An Amateur's Guide to Viewing the Night Sky

Email a Friend
From and

Click on the audio player above to hear this interview.

It's been a big week for space—new names were assigned to dozens of exoplanets outside our solar system, and a new report of a possible 9th planet orbiting our sun.

Now it appears five of the most recognizable planets are putting on a bit of a show. For the first time in more than a decade, Mercury, Venus, Mars, Saturn and Jupiter are all visible at once. You can catch their performance just before sunrise every morning for an entire month.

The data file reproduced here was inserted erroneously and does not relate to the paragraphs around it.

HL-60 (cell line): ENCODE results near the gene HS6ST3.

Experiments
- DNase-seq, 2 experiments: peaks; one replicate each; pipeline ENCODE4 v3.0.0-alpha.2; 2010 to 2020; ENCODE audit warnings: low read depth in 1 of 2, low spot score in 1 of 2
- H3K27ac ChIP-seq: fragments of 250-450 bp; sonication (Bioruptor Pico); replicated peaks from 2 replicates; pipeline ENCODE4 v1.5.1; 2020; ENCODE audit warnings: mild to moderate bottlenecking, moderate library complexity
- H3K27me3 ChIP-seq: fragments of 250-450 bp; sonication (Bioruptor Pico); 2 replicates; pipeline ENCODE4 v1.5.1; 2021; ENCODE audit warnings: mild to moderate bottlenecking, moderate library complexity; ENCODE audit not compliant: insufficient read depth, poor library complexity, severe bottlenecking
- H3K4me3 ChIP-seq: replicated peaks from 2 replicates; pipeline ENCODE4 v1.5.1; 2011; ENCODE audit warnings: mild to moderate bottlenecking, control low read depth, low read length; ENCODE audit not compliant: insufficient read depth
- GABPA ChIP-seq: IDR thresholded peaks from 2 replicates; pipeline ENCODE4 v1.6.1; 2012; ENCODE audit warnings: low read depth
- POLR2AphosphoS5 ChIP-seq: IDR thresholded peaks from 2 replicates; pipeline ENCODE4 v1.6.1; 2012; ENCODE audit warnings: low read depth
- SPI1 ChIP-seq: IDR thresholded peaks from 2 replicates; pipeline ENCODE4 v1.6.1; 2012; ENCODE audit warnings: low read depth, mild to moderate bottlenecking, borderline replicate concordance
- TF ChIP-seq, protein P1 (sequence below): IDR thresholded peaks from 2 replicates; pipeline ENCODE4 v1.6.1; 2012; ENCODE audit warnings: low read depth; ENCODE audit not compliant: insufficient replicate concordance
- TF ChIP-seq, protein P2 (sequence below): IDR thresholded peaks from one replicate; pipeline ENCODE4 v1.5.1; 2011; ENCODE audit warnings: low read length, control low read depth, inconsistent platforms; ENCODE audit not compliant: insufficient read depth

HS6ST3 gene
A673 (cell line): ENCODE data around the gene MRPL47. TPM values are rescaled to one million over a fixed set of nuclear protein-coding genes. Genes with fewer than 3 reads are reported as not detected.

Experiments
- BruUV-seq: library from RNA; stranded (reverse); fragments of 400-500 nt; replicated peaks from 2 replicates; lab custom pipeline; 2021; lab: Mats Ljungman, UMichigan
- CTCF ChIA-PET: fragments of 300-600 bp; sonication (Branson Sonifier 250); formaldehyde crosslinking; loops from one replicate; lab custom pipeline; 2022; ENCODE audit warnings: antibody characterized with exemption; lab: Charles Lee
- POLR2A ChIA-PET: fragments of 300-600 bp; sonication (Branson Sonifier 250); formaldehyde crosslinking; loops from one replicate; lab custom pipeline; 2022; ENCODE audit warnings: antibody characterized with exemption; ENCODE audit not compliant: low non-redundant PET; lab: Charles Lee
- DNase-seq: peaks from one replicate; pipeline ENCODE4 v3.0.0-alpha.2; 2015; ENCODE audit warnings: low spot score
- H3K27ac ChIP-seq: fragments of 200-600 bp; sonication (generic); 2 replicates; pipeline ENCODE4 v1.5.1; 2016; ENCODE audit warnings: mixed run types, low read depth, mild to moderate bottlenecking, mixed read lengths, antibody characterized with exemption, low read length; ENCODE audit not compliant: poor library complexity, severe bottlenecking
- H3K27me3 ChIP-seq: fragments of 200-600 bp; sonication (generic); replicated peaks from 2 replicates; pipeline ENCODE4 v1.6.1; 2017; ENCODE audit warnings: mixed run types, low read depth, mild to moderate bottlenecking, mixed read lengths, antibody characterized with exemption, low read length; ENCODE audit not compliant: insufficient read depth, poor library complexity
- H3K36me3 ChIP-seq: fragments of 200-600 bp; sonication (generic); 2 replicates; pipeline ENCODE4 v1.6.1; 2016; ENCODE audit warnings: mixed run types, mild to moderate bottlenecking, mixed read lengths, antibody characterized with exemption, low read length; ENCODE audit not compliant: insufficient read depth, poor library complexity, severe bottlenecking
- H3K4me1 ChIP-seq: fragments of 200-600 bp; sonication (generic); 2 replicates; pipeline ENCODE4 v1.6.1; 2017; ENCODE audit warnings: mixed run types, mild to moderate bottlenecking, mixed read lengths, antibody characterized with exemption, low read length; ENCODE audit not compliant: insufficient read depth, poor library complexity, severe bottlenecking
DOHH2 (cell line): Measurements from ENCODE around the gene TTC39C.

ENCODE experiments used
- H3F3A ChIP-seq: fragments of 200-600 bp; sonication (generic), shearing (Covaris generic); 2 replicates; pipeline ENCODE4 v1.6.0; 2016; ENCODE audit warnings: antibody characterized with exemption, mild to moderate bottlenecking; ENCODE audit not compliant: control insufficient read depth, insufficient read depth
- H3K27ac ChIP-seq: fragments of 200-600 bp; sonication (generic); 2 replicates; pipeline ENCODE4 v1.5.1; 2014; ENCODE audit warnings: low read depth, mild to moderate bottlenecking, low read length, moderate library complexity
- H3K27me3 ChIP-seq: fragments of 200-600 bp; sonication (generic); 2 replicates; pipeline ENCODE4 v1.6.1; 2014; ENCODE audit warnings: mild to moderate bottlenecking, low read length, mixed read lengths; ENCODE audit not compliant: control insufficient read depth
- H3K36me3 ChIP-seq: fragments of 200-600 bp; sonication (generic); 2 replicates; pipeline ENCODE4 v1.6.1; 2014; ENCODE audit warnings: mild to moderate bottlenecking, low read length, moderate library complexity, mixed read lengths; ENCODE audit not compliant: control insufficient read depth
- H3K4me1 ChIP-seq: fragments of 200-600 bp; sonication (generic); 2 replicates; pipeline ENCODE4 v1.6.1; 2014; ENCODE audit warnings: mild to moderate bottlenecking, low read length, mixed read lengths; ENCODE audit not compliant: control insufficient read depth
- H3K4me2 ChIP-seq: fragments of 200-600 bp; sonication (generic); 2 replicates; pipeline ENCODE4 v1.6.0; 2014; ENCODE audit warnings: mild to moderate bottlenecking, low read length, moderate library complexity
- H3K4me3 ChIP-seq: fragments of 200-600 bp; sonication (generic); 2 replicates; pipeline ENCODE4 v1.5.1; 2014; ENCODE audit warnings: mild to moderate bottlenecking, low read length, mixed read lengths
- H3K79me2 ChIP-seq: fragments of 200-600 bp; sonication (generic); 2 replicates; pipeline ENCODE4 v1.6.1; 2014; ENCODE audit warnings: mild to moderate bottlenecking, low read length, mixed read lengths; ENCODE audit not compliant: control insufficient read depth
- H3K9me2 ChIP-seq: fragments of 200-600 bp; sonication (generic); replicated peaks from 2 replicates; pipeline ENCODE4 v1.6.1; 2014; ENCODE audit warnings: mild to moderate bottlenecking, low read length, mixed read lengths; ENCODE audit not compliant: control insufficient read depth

Jason Kendall is an adjunct professor of astronomy at William Paterson University, and we've enlisted his help to figure out how stargazing amateurs can locate the planets and other objects in the night sky. 

What you'll learn from this segment:

  • How rare it is to see all of these planets at once. 
  • What time you'll have to wake up in order to see these planets.
  • How to tell the difference between planets and stars with the naked eye.